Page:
Monday, February 8, 2010

Making EMC do the printer dance

After a few days of dry spell, I got back on the 3D printer train today.

I really like the simplicity and low cost of EMC, parallel port, A3982 combo for driving machines.  Unfortunately, the existing open source 3D printing projects don't really fit well into that frame work.  There has been some RepRap/EMC stuff done here, but the it seems kinda kludgy to me.

For example: to turn the extruder head on or off, EMC has to parse a custom M code using an external python module, this module then uses another python module to send a serial command to a RepRap extruder controller, the extruder controller microcontroller then parses this serial request and commands the extruder motor off.

On top of all this, the RepRap extruder controller does not automatically do constant current drive for stepper motors.  This limits your choice of motors and hamstrings their performance.

Since the latest RepRap extruder is designed around a stepper motor, and EMC is natively set up to drive stepper motors, it makes sense to me to have EMC drive the extruder motor as just another machine axis.

At first it looked like this wasn't going to be an easy task.  Both the RepRap host software, and Skeinforge want to generate code like "extruder on, move X,Y,Z a bunch, extruder off" rather than "move X,Y,Z and extruder axis 1mm left, move move X,Y,Z and extruder axis 2mm up".  Fortunately though, I stumbled across something called the "5D firmware" for the RepRap.  This experimental firmware for the RepRap motherboard wants G-code very similar to what I want for EMC.  Better still, Skeinforge version 10, released yesterday!!!, added support for generating 5D G-code.

Now that the stage is set, here is how you generate EMC readable (and almost printable) G-code files with Skeinforge.

  1. Launch Skeinforge
  2. Under the Craft menu, click Dimension...
  3. Check the Activate Dimension box, and the Absolute Extrusion Distance option
  4. Click Save
  5. Load and process your STL file with Skeinforge as normal
  6. Open of the generated G-code file with an editor (or make a script to do the next few steps)
  7. Remove all of the M10X (M101, M103, ...) lines from the file
  8. The file will contain lots of lines like: "G1 X4.8 Y17.21 Z0.72 F186.624 E2.43", change all of the letter "E"s to "A"s.  Find and replace will probably work.
  9. Save the modified G-code file
  10. Lastly, you'll need to modify your EMC machine configuration so that the A axis, probably called AXIS_3, MAX_LIMIT travel parameter is a really big number like 99999.
Once you do all of that, if you fire up a 4+ Axis machine in EMC and load your G-code, you should see something like this:


 

Original STL:



 Time to get the extruder finished and test some of this out!
-DC

10 comments:

  1. Hello :-)

    I saw that you added your site on RepRap EMCRepStrap wiki page :-) Thanks!

    I will follow your work.

    As for heater temperature, you don't even need to control it on gcode. I print my objects with the same temperature... so, an external control circuit could simple mantain the extruder heater at the same temperature.

    I am using the heated bead like that, and external controler :-)

    http://casainho-emcrepstrap.blogspot.com/

    ReplyDelete
  2. David, I am very interested on your idea!

    5D way should be great control better the extruder. I were talking on IRC channel about this.

    Ideally I would like to have my system as NopHead, where he have almost perfect prints because he is turn his extruder stepper motor in reverse when he stops extruding. On that way there is no losen springs or excess of plastic filament extruder.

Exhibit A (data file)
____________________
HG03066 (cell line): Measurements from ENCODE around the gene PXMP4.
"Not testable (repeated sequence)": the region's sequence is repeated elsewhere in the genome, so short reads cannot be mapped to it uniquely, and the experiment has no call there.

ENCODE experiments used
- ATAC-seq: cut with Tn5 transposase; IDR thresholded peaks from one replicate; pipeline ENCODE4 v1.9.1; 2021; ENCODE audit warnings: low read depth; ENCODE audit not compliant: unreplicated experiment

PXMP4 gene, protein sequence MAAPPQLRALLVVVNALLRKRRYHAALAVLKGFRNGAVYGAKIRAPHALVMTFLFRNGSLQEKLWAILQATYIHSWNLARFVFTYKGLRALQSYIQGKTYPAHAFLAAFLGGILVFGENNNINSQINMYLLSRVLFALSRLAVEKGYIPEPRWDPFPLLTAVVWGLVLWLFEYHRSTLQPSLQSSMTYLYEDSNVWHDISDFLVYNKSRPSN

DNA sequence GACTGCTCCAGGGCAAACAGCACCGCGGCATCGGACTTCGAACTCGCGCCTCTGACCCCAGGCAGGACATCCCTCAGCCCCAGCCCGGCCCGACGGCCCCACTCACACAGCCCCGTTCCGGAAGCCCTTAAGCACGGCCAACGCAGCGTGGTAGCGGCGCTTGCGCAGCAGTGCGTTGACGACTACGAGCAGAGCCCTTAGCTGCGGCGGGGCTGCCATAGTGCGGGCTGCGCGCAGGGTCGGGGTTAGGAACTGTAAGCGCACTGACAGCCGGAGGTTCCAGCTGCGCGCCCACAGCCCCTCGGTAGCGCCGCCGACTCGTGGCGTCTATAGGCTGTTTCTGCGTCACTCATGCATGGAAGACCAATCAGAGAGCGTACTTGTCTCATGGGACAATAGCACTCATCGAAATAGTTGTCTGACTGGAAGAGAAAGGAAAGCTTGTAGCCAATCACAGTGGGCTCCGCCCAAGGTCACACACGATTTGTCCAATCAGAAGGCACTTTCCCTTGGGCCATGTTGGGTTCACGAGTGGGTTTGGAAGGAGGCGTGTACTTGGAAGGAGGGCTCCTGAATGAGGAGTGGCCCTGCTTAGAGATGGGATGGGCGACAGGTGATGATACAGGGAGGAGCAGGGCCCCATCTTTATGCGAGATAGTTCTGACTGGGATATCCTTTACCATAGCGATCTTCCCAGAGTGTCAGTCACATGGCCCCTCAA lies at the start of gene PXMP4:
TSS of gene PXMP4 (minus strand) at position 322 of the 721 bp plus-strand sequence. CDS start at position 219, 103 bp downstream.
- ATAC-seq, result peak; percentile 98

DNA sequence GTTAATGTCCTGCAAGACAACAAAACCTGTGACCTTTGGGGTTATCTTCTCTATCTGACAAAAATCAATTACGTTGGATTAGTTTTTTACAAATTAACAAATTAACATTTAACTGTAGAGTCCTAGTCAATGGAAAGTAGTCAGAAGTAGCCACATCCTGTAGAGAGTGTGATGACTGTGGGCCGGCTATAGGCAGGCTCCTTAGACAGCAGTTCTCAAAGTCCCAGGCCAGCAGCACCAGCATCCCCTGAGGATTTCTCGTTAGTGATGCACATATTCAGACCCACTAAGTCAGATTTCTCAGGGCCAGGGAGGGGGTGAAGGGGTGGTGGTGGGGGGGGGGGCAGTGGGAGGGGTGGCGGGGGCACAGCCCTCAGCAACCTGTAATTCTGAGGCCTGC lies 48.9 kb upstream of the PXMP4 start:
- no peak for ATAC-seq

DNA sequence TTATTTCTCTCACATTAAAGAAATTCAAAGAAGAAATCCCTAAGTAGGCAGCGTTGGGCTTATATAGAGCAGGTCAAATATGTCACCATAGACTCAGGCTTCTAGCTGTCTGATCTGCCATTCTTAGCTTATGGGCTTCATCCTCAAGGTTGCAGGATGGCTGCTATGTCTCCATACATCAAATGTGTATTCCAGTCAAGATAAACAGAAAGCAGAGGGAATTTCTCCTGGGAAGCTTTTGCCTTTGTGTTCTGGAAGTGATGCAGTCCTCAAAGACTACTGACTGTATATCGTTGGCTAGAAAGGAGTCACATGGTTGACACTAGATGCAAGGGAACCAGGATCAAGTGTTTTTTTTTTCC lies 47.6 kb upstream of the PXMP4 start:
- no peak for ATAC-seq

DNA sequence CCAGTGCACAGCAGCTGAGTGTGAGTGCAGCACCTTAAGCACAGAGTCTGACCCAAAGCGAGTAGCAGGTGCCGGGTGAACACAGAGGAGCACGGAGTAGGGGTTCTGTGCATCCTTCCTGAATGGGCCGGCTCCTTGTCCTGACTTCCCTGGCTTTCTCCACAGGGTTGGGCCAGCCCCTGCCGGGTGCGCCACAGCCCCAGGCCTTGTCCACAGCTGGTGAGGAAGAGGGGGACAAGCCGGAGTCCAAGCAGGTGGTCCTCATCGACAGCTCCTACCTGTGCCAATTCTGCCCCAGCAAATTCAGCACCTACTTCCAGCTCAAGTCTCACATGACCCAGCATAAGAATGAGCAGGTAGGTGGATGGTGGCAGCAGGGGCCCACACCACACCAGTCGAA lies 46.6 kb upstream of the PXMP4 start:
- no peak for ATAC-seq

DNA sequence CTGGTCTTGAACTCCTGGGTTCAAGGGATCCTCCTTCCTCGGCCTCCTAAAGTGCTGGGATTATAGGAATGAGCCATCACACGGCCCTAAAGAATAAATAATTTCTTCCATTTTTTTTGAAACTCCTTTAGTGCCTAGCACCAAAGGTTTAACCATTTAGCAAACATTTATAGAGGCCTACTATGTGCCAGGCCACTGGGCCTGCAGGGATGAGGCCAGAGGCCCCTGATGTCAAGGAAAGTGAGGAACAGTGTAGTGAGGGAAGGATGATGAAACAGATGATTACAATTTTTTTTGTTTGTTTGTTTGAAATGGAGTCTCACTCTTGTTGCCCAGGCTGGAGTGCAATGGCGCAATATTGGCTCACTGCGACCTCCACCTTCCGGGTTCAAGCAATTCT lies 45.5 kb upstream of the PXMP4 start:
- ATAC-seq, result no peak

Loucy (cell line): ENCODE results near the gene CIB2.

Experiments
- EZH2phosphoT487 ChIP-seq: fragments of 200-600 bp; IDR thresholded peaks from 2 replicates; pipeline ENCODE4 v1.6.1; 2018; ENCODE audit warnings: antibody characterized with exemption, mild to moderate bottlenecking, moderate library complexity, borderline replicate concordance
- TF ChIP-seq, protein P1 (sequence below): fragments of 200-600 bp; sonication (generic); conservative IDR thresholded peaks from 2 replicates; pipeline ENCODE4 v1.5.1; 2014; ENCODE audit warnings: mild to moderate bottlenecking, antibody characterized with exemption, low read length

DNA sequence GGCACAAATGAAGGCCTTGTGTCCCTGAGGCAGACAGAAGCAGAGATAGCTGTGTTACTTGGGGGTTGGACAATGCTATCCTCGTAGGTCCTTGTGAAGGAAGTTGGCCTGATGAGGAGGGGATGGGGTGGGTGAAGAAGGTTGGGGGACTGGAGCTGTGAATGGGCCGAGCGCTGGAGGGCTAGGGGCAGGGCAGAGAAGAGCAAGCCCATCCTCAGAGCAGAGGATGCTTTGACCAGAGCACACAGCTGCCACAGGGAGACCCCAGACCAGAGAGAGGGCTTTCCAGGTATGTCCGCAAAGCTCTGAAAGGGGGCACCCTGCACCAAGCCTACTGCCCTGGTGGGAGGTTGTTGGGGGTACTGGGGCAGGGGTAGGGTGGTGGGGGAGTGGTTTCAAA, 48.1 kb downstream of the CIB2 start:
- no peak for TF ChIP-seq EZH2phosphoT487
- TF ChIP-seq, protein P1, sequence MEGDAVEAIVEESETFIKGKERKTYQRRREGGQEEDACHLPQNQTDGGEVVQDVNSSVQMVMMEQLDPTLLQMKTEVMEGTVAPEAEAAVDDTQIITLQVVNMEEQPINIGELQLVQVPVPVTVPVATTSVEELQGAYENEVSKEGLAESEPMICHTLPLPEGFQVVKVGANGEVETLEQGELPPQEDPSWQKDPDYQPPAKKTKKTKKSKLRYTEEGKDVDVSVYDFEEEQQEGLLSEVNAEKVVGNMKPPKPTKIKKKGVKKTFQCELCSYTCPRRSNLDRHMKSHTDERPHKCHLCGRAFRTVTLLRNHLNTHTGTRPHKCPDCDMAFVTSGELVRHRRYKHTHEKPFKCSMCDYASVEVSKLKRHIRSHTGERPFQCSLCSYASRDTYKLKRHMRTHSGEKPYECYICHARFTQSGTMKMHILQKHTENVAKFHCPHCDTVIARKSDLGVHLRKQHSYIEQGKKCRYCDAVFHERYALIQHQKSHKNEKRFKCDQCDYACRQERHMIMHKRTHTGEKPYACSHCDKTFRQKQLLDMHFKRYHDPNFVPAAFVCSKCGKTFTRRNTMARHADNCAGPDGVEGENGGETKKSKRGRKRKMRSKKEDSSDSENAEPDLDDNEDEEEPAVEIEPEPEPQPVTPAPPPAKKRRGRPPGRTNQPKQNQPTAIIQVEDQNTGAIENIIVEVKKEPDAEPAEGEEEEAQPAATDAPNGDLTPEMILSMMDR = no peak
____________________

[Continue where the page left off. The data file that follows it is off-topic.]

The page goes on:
But he controls his machine using Python, not gcode directly... read here: http://casainho-emcrepstrap.blogspot.com/2010/01/dc-motor-vs-stepper-motor-for-extruder.html

    ReplyDelete
  3. Cool,

    Thanks for the link- I'll check it out.

    ReplyDelete
  4. David, very cool stuff.

    I am actually very close to doing the same thing with EMC. I've been planning to run 4 steppers directly from the PC, using a Gecko G540. I went through the configuration last week, and haven't seen any reason (yet) why it won't work. I've just got to figure out the heater part, and I'm considering using EMC for that as well, or an Arduino based approach.

    We should compare notes

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  5. Hi, have you tried to print anything yet? thanks

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  6. Hi David
    You can place a file named replace.csv in the alternate Dir unter Skeinforge xxx.
    Write in this File:
    E tab A
    M101 tab ;M101

    by this way Exxxx will change Axxx
    and no more M101 codes
    This file will run directly in EMS
    I am just setting a and A Axis for Extuder
    Best regards Dieter
    munkes@gmx.de

    ReplyDelete
  7. Any chance you can provide the G code you came up with?
    Also wondering if you can help me get EMC2 to work with the MK4c, I have the Perusa ready to go and powered everything up, but need to get past setting up the MK4c. I have no problems with Mach3, but based on what I have read and heard using EMC is the way to go for mills and this application.
    Thanks in advance for your help.
    Rob
    http://www.whatisacnc.com

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  8. EMC have been important since their each phase of development and now such functioning is just another yet interesting example of its applications.
    Emi Shielding Solutions

    ReplyDelete
  9. This is great. Which kind of printer can print the Metal business cards?

    ReplyDelete

 

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I'm a graduate student in Information Ecology at the MIT Media Lab interested in the creation of low cost machines that enable personal digital fabrication.